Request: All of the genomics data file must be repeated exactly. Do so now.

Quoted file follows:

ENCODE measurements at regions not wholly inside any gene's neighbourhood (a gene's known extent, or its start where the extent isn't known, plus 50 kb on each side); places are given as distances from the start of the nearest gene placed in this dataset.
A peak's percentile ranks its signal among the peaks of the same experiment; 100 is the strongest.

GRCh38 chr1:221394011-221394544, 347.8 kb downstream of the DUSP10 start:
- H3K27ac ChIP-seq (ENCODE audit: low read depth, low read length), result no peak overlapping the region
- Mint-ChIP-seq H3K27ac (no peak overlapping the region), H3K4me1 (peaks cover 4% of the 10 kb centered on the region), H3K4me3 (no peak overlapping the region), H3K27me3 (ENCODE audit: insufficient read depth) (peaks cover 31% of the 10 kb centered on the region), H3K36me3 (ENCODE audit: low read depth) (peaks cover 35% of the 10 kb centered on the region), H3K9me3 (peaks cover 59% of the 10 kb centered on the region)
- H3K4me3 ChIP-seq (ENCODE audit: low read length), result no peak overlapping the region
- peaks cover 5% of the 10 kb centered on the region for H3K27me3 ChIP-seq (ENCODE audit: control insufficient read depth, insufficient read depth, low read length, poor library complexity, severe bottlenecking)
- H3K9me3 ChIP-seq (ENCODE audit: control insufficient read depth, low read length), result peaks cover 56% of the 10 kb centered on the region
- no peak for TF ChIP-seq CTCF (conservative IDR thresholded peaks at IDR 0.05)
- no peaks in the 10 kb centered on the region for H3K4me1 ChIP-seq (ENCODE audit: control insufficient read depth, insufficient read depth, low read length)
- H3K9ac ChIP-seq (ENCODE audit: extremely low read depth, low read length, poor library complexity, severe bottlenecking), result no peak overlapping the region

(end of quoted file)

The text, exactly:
ENCODE measurements at regions not wholly inside any gene's neighbourhood (a gene's known extent, or its start where the extent isn't known, plus 50 kb on each side); places are given as distances from the start of the nearest gene placed in this dataset.
A peak's percentile ranks its signal among the peaks of the same experiment; 100 is the strongest.

GRCh38 chr1:221394011-221394544, 347.8 kb downstream of the DUSP10 start:
- H3K27ac ChIP-seq (ENCODE audit: low read depth, low read length), result no peak overlapping the region
- Mint-ChIP-seq H3K27ac (no peak overlapping the region), H3K4me1 (peaks cover 4% of the 10 kb centered on the region), H3K4me3 (no peak overlapping the region), H3K27me3 (ENCODE audit: insufficient read depth) (peaks cover 31% of the 10 kb centered on the region), H3K36me3 (ENCODE audit: low read depth) (peaks cover 35% of the 10 kb centered on the region), H3K9me3 (peaks cover 59% of the 10 kb centered on the region)
- H3K4me3 ChIP-seq (ENCODE audit: low read length), result no peak overlapping the region
- peaks cover 5% of the 10 kb centered on the region for H3K27me3 ChIP-seq (ENCODE audit: control insufficient read depth, insufficient read depth, low read length, poor library complexity, severe bottlenecking)
- H3K9me3 ChIP-seq (ENCODE audit: control insufficient read depth, low read length), result peaks cover 56% of the 10 kb centered on the region
- no peak for TF ChIP-seq CTCF (conservative IDR thresholded peaks at IDR 0.05)
- no peaks in the 10 kb centered on the region for H3K4me1 ChIP-seq (ENCODE audit: control insufficient read depth, insufficient read depth, low read length)
- H3K9ac ChIP-seq (ENCODE audit: extremely low read depth, low read length, poor library complexity, severe bottlenecking), result no peak overlapping the region